For commodity producers, earnings for the December quarter are looking terribleand in more than a few cases have turned into outright losses. The main reason: Commodity prices have sunk to unusual depths. In Decemher the Bridge Commodity Research Bureau's widely followed commodity index hit a 21-year low.
To economists, the price plunge is strong evidence that inflation is dead-and may even augur an era of global deflation. For multinational resource companies (mostly oil, gold, or base metals rather than agricultural producers), the collapse of their pricing structure is forcing them into a major round of mergers, cost cuts, shutdowns of older or costly mines and oilfields, and layoffs.
Most desperate appear to be independent oil companies,which aren't cushioned by downstream operations. Though less damaged so far, the big integrated oil producers have embarked on a critical round of mergers that's transforming the industry. Among miners, Phelps Dodge is reeling from the fall in copper prices, nickel giant Inco is shutting some production, and zinc producer Cominco is struggling. Viag and Al Group began to discuss merging aluminum operations-and decided to merge everything.
Gold miners may be in the best shape, partly because central banks' practice of lending gold at low interest rates provides an effective hedging market that other commodity companies don't have.
The oil industry is particularly scrambling. West Texas Intermediate, the industry's premium crude, sank to nearly $11 a barrel in December, while lesser-quality crudes fell closer to $8. Adjusted for inflation, that put prices back to where they were before the Organization of Petroleum Exporting Countries (OPEC) tripled prices in the summer of 1973.
The decline has not been as brutal as in 1986, when Saudi Arabia knocked world prices down sharply to undermine Iran's war effort against Iraq. North Sea Brent plunged 44%, as opposed to only 25% over the past year, and West Texas Intermediate fell as low as $10.40. But prices rebounded quickly. Today's downturn is due to a real falloff in demand. Few people see prices recovering until Asian economies get back on their feet.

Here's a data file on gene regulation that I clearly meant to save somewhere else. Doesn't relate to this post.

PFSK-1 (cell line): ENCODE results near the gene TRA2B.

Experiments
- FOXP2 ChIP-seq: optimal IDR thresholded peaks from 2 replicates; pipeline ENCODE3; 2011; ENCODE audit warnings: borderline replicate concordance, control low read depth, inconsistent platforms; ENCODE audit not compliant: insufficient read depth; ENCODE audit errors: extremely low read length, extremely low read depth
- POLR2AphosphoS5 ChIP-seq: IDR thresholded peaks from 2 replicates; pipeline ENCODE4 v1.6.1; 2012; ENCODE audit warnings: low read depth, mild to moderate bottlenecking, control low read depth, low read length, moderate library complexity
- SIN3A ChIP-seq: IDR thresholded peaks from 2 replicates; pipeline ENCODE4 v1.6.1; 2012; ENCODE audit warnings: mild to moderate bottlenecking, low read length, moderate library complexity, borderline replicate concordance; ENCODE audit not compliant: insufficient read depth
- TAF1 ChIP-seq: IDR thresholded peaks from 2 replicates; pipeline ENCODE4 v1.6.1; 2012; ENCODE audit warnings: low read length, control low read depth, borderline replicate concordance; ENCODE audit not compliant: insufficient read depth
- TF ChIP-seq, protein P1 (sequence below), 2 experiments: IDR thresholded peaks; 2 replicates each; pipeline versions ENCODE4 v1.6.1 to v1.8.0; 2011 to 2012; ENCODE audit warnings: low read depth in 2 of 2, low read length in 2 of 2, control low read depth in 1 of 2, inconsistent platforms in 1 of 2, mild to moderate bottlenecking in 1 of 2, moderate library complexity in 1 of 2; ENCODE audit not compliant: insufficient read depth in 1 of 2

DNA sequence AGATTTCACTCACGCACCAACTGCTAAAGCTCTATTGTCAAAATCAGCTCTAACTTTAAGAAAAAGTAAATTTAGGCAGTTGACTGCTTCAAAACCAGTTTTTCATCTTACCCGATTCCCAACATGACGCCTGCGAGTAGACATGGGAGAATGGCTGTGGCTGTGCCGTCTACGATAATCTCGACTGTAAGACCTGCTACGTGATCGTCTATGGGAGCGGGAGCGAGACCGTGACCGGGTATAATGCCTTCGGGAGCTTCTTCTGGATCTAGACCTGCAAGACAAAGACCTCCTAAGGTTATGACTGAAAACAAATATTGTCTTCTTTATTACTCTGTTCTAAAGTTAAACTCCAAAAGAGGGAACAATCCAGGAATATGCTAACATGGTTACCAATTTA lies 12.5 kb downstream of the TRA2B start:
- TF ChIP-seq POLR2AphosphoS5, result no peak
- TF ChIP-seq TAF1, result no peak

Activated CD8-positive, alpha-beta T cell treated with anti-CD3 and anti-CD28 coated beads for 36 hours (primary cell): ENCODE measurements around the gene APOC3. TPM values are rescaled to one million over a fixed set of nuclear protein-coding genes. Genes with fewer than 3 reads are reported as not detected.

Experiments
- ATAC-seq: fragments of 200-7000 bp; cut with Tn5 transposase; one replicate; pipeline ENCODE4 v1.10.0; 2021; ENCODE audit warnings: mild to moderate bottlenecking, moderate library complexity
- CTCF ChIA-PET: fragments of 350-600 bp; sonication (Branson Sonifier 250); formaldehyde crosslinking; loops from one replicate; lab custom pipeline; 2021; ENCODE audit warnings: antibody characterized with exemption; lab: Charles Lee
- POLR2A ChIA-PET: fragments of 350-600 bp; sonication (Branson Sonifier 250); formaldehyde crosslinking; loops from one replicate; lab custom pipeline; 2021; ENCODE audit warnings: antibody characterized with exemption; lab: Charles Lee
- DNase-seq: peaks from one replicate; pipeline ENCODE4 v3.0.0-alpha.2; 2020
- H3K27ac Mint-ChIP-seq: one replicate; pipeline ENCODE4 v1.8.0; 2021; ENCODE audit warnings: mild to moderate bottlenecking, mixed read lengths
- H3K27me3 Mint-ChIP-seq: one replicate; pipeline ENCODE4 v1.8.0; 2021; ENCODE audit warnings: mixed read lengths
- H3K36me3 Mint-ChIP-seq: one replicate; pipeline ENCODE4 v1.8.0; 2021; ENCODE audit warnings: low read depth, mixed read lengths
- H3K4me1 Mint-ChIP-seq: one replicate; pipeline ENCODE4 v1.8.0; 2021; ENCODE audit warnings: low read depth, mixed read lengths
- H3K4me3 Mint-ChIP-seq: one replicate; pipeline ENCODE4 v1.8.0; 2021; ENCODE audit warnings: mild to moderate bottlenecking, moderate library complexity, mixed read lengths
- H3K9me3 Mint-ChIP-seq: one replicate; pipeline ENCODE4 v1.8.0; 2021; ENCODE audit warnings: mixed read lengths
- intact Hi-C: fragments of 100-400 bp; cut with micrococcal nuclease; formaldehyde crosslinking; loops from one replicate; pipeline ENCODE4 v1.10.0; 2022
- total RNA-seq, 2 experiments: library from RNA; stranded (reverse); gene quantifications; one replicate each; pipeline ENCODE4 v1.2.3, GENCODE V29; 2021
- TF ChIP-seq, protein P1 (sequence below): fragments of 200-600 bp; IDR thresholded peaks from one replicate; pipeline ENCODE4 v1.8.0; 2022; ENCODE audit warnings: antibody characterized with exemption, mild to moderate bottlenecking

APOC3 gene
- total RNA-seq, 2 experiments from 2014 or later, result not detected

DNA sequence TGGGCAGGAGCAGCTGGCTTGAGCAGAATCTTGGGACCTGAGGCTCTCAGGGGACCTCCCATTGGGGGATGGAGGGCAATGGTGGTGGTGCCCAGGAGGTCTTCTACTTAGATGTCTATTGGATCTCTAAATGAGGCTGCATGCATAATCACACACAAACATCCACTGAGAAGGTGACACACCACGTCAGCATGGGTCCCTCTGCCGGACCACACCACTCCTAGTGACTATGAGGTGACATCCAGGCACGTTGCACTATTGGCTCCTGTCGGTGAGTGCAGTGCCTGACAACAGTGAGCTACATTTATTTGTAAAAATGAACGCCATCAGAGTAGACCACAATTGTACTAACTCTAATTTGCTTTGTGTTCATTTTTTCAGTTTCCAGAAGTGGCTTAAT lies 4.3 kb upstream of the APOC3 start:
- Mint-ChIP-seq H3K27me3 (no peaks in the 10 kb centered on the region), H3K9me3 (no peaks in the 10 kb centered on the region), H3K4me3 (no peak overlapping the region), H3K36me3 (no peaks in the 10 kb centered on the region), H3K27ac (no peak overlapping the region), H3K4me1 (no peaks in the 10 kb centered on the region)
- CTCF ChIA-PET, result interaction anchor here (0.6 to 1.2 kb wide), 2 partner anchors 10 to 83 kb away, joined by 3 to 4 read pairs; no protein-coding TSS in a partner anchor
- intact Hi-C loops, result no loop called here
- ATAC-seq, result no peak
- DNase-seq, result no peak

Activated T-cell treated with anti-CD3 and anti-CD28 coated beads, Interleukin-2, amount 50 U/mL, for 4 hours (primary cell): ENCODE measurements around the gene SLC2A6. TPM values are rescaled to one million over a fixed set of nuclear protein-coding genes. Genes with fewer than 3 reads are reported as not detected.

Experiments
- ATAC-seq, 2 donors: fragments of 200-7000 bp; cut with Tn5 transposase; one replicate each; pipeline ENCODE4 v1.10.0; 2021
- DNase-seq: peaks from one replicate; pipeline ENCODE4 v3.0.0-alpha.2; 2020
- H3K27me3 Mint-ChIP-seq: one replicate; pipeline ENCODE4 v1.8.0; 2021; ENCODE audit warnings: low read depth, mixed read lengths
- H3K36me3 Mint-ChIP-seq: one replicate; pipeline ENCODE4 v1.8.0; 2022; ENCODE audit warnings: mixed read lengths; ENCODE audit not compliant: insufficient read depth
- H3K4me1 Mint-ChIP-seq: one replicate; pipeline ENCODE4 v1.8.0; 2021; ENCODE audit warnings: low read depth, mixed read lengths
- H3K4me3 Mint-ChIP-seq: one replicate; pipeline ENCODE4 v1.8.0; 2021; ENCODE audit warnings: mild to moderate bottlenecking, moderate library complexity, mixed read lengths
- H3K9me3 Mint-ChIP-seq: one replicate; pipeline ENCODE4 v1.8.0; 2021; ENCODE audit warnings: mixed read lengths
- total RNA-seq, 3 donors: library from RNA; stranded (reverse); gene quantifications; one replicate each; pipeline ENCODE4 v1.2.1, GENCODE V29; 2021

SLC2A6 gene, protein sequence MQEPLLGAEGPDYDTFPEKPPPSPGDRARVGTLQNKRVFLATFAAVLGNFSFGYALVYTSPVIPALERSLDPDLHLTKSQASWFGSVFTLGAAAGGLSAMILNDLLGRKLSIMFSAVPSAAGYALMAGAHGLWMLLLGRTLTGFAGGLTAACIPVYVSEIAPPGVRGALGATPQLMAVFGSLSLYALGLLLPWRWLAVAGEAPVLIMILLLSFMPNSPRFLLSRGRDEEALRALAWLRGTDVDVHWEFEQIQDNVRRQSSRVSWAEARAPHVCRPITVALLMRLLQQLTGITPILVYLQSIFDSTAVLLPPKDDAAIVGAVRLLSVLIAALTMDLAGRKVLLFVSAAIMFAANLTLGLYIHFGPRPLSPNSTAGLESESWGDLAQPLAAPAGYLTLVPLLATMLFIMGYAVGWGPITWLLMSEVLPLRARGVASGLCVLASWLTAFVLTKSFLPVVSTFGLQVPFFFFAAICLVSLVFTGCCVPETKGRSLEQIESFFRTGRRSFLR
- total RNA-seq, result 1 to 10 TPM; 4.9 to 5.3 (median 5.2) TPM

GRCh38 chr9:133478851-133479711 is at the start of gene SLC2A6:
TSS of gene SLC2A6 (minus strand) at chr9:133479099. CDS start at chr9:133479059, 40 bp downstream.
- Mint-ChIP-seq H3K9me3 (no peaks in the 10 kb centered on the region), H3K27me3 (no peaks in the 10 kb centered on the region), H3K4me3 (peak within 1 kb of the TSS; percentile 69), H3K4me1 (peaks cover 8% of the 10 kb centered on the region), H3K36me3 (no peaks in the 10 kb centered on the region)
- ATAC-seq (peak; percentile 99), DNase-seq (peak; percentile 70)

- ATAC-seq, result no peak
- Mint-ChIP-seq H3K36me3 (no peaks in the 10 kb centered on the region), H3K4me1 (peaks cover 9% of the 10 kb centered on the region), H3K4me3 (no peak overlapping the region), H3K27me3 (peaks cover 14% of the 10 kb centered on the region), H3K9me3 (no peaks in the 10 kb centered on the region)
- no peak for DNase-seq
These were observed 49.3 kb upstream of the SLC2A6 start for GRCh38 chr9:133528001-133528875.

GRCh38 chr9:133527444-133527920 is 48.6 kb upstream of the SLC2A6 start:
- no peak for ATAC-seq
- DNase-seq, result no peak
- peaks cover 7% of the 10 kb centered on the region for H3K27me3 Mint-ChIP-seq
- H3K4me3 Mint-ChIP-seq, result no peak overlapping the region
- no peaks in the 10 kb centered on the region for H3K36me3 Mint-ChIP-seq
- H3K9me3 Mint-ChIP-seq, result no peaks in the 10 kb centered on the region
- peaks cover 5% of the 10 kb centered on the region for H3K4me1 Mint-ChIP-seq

One result of the 1986 collapse was that it pushed oil companies into a long period of technological improvements, which have contributed to today's glut by spurring production but have also cut costs by twothirds, from $15 to about $5 a barrel. Today's companies expect further improvements with such techniques as horizontal drilling and three-D imaging. They've got to whittle down breakeven levels, which range from around $8 for the best integrateds to $16 for smaller, less efficient exploration and production companies.
Oil producers must also worry about their returns on capital. At big integrated companies, whose profits are somewhat insulated by their large volume and highmargin refining, average return on capital employed is beginning to slip dangerously below their cost of debt and equity capital, which averages around 8.5%.
For the smaller pure producers, whose cost of capital averages lOro, trouble is already at hand. US and Canadian exploration and production companies, though still profitable, have already seen returns on capital employed sink below 10%. And producers elsewhere in the world, where extraction costs are higher and the quality of crude (and thus the price) is lower, face potential calamity
Strategic mergers are one response. Last August British Petroleum, the industry's third-largest producer and most avid cost-cutter, announced a $48.2 billion merger with Amoco.The deal will so improve BP's numbers that it's putting the heat on everybody else. Secondlargest Exxon rushed into a $75 billion stock swap with Mobil in Decemberall the while denying that falling oil prices or BP's deal had anything to do with it. The same day, France's Total agreed to buy Belgian refiner Petrofina for $12.9 billion in stock. …